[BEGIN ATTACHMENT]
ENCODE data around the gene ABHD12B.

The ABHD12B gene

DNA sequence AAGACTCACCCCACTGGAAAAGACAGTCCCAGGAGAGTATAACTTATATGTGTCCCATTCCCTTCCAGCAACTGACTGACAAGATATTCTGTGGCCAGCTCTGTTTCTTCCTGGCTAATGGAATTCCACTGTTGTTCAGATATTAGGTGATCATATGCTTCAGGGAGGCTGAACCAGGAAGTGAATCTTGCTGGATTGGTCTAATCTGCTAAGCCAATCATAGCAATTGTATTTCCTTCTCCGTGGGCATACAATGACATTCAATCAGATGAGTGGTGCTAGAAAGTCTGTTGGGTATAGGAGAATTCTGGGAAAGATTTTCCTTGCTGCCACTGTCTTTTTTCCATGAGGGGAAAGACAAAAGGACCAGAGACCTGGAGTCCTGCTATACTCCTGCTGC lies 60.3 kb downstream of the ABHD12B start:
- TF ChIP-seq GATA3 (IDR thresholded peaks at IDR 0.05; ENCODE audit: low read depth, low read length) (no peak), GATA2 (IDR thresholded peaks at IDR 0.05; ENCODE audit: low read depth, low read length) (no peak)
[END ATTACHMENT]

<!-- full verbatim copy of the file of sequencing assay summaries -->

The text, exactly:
ENCODE data around the gene ABHD12B.

The ABHD12B gene

DNA sequence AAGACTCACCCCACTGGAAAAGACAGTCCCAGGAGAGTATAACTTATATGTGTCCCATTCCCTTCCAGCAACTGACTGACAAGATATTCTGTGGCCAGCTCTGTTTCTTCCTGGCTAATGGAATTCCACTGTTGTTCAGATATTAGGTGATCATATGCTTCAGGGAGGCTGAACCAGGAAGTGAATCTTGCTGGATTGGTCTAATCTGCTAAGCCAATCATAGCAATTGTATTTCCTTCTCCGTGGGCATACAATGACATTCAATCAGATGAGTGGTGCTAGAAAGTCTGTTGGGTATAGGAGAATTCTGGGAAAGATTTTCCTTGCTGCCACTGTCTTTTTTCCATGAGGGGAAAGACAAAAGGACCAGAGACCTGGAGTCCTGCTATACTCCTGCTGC lies 60.3 kb downstream of the ABHD12B start:
- TF ChIP-seq GATA3 (IDR thresholded peaks at IDR 0.05; ENCODE audit: low read depth, low read length) (no peak), GATA2 (IDR thresholded peaks at IDR 0.05; ENCODE audit: low read depth, low read length) (no peak)